• Porting the barrel effectively shortens it since the gasses push outward instead of pushing the bullet forward. The MP5SD did a similar thing, without an adjustment option. This is why some people believe that a suppressor decreases bullet velocity. Integrally suppressed barrels are also effectively shorter because the last few inches are suppressor. A 16″ integrally suppressed 10/22 barrel, which doesn’t have porting, will have the ballistics of a 10″ barrel.


      • jwm, they’re both pistol calibers so they’re both sucking wind after 50 yards. The 9mm might shoot a little flatter out to a hundred, but it gets there with less. This is why the Great I Am gave us the rifle. Our lighting bolt on Earth.

        • “jwm, they’re both pistol calibers so they’re both sucking wind after 50 yards.”

          Good thing the longest distance inside my home is well-short of half of 50 yards.

          This concept interests me, especially the claim of no first-round ‘pop’.

          I can easily see LE expressing an interest in that thing, with effectively zero additional maintenance…

        • Geoff. I’ve had a passing fancy for pistol caliber carbines. I’m getting older and older. A full powered rifle or shotgun may become too much for me in days to come.

          Pity that. I’ve always like a shotgun for the home.

        • “A full powered rifle or shotgun may become too much for me in days to come.”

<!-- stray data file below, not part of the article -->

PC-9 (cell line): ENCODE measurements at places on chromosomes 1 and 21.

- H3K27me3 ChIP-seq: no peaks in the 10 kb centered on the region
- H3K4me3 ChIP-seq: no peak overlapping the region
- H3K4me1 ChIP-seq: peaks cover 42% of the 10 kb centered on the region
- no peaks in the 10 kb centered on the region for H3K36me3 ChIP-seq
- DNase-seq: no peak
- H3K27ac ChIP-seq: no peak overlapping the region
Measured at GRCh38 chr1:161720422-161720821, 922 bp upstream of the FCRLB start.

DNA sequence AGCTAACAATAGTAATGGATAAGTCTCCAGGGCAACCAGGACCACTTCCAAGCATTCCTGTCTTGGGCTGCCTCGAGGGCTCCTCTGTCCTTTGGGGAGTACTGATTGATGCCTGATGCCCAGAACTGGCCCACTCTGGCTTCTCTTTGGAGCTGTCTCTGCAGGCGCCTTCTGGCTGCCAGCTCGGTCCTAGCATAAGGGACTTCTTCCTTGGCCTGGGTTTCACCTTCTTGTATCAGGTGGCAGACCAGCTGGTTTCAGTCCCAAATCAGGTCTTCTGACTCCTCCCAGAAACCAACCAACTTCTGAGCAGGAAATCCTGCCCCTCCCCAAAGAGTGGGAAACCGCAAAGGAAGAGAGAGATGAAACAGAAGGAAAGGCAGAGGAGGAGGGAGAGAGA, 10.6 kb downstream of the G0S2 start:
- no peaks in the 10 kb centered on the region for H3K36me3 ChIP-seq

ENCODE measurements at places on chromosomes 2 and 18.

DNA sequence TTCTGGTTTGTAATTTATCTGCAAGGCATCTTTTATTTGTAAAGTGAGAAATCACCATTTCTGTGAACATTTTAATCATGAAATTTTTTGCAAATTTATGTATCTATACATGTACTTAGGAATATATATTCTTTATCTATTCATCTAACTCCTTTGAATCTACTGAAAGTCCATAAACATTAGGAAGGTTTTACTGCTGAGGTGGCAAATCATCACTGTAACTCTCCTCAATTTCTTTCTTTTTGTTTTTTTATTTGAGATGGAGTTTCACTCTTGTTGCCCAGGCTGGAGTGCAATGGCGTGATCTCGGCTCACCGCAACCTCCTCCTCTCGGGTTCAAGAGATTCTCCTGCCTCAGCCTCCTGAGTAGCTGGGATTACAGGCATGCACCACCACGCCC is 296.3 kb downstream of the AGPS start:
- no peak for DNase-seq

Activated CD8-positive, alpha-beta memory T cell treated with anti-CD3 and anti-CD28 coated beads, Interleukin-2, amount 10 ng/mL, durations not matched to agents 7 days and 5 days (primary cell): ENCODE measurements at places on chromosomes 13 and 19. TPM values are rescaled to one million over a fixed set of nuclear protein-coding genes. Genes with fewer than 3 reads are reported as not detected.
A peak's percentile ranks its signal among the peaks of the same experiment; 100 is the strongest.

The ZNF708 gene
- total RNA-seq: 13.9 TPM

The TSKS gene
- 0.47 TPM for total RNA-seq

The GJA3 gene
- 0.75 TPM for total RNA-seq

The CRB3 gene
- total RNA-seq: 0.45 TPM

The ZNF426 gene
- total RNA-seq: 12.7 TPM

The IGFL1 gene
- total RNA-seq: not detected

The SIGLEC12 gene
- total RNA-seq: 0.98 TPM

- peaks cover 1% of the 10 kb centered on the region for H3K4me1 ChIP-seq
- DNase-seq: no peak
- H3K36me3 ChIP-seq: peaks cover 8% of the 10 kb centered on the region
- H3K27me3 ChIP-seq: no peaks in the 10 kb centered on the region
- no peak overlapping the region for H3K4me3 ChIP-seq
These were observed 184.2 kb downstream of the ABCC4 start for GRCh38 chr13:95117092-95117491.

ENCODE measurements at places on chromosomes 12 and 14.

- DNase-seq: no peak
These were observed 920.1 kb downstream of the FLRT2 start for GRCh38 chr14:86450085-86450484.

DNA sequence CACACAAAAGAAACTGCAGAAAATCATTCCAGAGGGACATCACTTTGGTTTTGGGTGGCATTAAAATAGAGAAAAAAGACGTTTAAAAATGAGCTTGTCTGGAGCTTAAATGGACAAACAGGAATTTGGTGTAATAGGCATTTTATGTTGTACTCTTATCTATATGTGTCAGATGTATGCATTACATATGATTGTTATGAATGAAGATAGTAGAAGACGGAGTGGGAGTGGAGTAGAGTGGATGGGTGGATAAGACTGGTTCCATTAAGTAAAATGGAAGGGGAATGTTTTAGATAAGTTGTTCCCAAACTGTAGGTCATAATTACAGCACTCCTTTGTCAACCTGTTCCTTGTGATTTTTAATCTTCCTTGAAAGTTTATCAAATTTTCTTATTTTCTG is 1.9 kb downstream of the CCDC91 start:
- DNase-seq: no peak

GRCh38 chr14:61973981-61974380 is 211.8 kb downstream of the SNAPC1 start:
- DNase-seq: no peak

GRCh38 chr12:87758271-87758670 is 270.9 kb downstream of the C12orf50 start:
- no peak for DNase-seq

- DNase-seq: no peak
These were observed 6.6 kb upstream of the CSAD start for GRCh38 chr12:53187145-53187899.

Perhaps someone who has fired a 9mm AR-platform can comment on the recoil.

          I suspect it will be substantially softer shooting than a bog-standard .223 / 5.56 rifle, due to the lower powder charge…

        • Geoff,
          All else being equal it would be, but all is equal only for the MPX (and one or two niche / custom gas-op AR9s). Delayed-blowback 9s recoil roughly similar to 5.56. Most AR9s are straight blowbacks, with a heavier bolt recoiling at a higher velocity, and therefore more recoil than 5.56.

        • Thanks, 5.56 is still considered a low-recoil, low ‘pain’ round to fire in rifle-length barrels…

        • Yes, very much so. The reasons to choose 9 instead would be cost, blast, flash, and suppressability, but not recoil.

          Another advantage of 9mm is its ability to double-stack in magazines that fit inside reasonably ergonomic grips, making for greater compactness. I am not a fan of AR9s for that reason.

    • Suppressed 45 acp would be very tempting as an inside the house defense gun, for those of us with sensitive ears. No need for the long barrel, imo.

      Otherwise, what Gadsden said.

      • I can understand using a shorter barrel. Particularly within the home. I suggested a 16 inch just to not be NFA. But then getting a suppressor means going there anyway.

        If the desire is going out 50-100+ yards then I would suggest using a something else. But for what this is and what the purpose seems to be then making 45acp an option would be nice.

    • “short barrel, please.”

      They offer an SBR version.

      When Illinois gets their rights back, it will make a dandy home defense gun for all you-alls… 😉

  2. Looks like fun honestly, would love either the long or short one truthfully. Don’t care if I have the shortest rifle on the block.

  3. I suspect that Sleepy’s ATF will consider the ported barrel surrounded by a closed shroud cylinder is a sound suppressor requiring filing a form 1 Submitted with the $200 tax. If that’s the case might as well buy the short barrel, upper or rifle.

    • “If that’s the case might as well buy the short barrel, upper or rifle.”

      The short barrel is an additional 200 bucks, along with the suppressor assembly.

      Yeah, that sucker needs 2 stamps… 🙁